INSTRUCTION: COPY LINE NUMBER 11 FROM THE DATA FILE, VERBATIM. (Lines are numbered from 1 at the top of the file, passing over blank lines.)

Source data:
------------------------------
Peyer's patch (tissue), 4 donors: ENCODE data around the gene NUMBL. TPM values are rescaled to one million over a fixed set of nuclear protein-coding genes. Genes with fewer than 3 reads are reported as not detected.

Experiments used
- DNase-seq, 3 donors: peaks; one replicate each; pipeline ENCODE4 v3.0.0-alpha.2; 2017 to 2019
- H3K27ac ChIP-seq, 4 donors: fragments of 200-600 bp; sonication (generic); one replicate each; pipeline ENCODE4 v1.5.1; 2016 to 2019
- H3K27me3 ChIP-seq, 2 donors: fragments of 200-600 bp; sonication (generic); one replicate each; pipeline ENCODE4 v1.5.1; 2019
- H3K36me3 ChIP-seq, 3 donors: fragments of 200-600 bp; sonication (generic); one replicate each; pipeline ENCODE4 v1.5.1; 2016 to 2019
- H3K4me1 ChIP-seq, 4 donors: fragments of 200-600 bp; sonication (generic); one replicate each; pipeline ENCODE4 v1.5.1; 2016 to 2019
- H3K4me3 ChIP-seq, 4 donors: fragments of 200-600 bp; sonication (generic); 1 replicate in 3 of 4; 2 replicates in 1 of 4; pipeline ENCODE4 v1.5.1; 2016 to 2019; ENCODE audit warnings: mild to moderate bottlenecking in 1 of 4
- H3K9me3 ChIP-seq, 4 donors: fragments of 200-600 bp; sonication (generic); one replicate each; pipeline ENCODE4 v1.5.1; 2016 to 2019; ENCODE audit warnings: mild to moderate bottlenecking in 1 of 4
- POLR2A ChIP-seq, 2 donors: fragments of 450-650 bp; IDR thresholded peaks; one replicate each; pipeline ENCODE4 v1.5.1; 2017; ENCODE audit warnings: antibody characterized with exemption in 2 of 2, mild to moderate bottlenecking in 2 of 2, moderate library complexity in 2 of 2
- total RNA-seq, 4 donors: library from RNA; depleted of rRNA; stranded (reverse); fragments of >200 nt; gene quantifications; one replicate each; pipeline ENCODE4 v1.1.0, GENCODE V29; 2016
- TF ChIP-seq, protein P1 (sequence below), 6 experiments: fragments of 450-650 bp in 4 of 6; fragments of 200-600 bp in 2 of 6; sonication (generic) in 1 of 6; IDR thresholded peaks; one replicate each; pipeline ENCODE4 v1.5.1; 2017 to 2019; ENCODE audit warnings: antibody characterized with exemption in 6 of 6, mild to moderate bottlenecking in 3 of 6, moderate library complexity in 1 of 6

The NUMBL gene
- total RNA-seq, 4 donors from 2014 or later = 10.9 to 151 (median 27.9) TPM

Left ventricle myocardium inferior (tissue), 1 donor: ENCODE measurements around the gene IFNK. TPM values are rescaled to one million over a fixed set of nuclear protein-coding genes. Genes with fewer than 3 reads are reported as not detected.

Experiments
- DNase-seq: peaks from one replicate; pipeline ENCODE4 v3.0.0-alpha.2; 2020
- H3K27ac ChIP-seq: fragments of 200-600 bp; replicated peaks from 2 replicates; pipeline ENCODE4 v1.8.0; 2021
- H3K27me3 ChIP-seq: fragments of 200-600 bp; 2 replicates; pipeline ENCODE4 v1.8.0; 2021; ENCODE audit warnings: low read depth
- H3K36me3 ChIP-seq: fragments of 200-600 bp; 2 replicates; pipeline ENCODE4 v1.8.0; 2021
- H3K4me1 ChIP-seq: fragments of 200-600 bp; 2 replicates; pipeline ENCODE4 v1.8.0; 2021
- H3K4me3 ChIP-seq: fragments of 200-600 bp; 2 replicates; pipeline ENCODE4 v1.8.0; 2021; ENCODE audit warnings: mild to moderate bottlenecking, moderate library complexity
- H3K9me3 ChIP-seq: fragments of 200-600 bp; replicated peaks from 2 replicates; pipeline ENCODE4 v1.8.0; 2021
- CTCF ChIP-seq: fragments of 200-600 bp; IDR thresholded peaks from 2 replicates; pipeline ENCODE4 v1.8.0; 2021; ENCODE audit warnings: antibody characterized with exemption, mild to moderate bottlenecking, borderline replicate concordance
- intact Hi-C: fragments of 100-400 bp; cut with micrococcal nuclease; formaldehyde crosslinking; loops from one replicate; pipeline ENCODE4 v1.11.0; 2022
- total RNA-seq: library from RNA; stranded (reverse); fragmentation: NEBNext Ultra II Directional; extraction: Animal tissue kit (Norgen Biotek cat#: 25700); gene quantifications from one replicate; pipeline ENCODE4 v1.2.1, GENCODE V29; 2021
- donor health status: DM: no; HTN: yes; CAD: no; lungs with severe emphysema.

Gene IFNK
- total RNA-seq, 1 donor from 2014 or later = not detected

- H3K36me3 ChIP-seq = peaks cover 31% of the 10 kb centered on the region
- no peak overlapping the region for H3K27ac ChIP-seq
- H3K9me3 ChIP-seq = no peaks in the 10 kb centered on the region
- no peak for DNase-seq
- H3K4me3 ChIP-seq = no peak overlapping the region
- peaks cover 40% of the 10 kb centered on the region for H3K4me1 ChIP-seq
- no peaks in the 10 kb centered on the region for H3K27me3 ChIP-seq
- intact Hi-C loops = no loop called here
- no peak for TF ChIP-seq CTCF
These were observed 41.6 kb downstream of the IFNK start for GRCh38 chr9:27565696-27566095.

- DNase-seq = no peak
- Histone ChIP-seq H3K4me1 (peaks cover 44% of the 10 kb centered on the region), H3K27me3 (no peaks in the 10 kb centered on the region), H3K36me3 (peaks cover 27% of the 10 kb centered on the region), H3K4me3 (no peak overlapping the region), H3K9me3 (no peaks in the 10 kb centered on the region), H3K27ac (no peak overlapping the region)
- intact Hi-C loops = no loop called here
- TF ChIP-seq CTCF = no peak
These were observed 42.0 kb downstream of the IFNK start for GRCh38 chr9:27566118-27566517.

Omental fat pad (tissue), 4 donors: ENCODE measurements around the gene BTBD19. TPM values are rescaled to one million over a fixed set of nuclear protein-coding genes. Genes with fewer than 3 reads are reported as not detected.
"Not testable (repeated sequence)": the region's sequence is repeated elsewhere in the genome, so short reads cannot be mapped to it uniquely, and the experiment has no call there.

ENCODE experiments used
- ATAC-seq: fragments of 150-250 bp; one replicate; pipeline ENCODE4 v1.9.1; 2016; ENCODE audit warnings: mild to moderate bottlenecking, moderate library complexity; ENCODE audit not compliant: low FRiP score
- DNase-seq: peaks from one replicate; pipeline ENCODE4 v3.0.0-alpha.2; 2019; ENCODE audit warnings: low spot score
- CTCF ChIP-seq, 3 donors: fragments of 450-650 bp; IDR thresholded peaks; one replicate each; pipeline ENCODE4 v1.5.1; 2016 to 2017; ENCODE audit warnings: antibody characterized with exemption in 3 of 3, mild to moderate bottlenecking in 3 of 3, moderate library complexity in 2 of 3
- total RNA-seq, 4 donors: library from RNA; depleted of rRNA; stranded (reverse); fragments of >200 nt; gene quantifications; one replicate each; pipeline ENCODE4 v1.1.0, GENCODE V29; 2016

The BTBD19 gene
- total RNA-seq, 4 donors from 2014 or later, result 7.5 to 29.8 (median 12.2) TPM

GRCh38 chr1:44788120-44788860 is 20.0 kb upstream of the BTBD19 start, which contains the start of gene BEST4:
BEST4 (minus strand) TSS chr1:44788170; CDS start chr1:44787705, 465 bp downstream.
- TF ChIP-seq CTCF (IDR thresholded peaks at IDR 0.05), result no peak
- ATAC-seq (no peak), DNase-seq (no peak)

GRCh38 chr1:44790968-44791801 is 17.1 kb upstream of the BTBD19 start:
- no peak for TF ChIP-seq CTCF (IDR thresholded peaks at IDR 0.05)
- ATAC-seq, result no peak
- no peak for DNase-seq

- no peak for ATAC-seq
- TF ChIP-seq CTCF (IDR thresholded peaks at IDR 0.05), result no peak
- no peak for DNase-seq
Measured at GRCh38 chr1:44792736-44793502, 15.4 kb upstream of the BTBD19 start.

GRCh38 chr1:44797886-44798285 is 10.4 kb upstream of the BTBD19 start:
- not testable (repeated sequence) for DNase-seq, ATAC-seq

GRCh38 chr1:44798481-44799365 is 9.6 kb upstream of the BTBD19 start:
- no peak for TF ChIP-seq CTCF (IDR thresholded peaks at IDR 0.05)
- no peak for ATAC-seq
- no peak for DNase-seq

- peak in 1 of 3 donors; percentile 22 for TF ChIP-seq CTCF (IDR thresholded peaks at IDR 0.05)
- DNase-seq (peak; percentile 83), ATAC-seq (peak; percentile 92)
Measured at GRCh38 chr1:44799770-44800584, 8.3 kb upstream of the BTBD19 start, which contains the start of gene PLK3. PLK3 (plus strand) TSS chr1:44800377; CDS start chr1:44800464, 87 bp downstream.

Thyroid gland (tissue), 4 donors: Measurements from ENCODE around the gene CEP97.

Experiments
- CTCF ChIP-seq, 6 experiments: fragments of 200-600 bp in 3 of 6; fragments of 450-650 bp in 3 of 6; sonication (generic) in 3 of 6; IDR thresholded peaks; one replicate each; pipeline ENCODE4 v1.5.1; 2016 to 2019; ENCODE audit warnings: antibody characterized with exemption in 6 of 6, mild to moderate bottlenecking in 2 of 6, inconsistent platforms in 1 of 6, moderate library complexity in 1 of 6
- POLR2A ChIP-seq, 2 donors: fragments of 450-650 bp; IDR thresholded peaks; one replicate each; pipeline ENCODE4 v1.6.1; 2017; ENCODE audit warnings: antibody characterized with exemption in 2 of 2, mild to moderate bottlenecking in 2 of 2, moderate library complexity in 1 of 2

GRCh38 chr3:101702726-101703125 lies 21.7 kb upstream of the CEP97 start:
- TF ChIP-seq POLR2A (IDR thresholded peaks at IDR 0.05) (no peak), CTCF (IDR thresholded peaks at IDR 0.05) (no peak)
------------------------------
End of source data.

- total RNA-seq, 4 donors: library from RNA; depleted of rRNA; stranded (reverse); fragments of >200 nt; gene quantifications; one replicate each; pipeline ENCODE4 v1.1.0, GENCODE V29; 2016